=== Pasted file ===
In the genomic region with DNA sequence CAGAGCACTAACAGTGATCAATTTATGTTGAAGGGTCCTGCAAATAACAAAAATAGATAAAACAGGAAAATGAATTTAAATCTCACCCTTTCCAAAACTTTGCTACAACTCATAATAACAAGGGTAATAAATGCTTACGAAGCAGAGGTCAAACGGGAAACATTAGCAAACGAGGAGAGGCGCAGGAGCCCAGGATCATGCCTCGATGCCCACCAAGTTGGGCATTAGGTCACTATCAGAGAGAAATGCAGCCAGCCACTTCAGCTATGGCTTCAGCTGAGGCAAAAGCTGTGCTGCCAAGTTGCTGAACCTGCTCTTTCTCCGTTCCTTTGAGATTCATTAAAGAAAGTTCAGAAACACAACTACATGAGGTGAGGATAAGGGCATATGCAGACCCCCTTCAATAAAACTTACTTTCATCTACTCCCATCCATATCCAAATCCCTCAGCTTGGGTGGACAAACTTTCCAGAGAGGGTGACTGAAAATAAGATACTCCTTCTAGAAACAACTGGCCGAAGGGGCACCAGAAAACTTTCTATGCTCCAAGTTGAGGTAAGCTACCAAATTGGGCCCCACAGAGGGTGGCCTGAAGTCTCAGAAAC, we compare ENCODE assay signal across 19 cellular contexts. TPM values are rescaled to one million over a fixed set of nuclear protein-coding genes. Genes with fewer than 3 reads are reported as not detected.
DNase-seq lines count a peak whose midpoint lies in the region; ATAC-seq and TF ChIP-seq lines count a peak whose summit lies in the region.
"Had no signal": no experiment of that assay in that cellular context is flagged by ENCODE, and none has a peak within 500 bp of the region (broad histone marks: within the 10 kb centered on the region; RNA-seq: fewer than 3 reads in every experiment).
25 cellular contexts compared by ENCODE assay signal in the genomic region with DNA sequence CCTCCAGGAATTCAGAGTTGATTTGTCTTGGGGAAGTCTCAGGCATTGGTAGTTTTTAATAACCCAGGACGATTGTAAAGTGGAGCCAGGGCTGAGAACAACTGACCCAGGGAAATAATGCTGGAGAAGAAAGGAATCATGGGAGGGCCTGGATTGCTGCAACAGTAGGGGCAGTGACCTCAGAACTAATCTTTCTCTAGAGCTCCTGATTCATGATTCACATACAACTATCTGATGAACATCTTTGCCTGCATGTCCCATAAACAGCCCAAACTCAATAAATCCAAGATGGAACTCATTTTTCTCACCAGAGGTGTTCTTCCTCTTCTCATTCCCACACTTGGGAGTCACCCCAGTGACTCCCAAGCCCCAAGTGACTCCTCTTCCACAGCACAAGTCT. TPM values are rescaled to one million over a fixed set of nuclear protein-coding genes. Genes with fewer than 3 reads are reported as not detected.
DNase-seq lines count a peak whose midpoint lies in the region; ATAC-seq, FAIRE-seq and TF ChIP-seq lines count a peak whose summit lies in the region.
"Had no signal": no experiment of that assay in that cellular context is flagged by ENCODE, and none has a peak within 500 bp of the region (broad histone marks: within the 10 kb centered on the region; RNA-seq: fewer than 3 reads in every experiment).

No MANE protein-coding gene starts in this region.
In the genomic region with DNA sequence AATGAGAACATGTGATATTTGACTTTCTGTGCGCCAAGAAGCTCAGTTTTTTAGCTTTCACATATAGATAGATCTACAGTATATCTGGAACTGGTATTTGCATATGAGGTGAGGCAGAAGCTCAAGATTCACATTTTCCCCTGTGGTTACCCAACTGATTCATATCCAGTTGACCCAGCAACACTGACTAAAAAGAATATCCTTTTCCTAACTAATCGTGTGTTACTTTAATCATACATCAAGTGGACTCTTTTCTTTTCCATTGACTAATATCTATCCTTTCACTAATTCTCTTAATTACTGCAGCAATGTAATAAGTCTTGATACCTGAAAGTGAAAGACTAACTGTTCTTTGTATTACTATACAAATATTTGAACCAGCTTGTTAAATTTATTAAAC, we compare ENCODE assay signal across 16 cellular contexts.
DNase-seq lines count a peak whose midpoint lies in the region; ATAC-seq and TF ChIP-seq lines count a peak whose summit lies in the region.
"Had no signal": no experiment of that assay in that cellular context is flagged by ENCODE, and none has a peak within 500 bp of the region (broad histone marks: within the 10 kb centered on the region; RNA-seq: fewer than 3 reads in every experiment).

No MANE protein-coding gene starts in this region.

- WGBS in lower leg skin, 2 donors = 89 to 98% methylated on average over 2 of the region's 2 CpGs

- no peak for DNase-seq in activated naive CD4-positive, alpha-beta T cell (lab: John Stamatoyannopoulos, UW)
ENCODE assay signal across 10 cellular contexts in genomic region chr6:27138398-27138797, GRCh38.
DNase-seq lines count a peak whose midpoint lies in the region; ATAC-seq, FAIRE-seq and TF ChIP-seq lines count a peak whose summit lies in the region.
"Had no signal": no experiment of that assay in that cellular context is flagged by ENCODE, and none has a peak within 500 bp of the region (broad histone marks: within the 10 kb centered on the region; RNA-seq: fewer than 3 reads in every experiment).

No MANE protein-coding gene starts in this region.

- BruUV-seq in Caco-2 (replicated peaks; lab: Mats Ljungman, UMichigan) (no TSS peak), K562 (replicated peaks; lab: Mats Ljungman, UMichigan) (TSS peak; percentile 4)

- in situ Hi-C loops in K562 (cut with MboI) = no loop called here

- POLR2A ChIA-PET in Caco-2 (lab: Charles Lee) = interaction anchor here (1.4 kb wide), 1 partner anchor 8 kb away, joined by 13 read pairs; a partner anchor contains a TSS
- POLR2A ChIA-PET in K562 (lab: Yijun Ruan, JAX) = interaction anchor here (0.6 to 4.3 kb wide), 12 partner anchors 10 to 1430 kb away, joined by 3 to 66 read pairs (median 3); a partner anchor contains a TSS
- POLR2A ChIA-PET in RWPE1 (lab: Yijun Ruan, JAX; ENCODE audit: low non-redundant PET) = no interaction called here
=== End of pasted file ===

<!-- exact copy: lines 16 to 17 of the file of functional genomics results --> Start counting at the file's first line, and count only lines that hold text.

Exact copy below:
"Had no signal": no experiment of that assay in that cellular context is flagged by ENCODE, and none has a peak within 500 bp of the region (broad histone marks: within the 10 kb centered on the region; RNA-seq: fewer than 3 reads in every experiment).

No MANE protein-coding gene starts in this region.